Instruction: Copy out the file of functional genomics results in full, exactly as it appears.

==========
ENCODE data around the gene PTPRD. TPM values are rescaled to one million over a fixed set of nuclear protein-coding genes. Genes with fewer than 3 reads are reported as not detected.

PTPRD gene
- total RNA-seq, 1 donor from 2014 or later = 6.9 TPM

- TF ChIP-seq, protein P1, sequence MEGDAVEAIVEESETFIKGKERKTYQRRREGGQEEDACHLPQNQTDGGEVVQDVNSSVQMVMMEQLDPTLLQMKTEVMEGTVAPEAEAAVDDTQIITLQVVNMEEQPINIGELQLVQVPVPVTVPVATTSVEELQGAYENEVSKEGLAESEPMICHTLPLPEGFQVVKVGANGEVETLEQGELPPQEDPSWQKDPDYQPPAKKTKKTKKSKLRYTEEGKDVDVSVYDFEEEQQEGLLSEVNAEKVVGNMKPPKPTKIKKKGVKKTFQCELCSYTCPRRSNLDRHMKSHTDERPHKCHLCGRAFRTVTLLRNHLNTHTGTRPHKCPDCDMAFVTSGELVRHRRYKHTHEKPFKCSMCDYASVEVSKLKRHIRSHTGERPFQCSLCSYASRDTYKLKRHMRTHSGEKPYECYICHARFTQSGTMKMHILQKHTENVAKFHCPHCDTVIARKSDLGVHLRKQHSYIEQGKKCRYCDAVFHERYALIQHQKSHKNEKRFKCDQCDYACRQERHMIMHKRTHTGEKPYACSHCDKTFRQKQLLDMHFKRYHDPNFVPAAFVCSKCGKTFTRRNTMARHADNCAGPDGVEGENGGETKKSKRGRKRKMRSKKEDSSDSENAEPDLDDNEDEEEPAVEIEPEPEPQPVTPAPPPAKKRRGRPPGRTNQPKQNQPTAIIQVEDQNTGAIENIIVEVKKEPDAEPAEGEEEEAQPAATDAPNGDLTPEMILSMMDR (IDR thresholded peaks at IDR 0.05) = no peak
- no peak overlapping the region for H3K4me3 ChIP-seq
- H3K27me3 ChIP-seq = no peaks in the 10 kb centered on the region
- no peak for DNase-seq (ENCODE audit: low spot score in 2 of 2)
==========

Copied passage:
ENCODE data around the gene PTPRD. TPM values are rescaled to one million over a fixed set of nuclear protein-coding genes. Genes with fewer than 3 reads are reported as not detected.

PTPRD gene
- total RNA-seq, 1 donor from 2014 or later = 6.9 TPM

- TF ChIP-seq, protein P1, sequence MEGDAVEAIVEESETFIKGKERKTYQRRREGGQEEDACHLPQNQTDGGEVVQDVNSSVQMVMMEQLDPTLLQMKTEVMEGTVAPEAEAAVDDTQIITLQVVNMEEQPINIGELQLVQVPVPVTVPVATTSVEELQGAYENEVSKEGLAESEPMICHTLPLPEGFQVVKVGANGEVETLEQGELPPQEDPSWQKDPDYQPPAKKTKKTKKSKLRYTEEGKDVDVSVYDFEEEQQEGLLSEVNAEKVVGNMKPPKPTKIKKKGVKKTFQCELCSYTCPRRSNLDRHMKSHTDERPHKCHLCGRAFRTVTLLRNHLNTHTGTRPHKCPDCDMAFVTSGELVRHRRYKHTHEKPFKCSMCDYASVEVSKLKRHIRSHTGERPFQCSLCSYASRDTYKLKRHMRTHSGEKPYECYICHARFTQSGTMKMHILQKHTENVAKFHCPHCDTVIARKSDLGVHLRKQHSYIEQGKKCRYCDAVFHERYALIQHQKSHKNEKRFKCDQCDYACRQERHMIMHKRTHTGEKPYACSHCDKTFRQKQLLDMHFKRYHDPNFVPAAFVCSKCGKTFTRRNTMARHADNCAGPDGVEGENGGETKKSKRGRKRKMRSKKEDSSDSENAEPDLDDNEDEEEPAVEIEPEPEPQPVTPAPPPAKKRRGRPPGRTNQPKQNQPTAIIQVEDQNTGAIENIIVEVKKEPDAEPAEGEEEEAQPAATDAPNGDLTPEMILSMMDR (IDR thresholded peaks at IDR 0.05) = no peak
- no peak overlapping the region for H3K4me3 ChIP-seq
- H3K27me3 ChIP-seq = no peaks in the 10 kb centered on the region
- no peak for DNase-seq (ENCODE audit: low spot score in 2 of 2)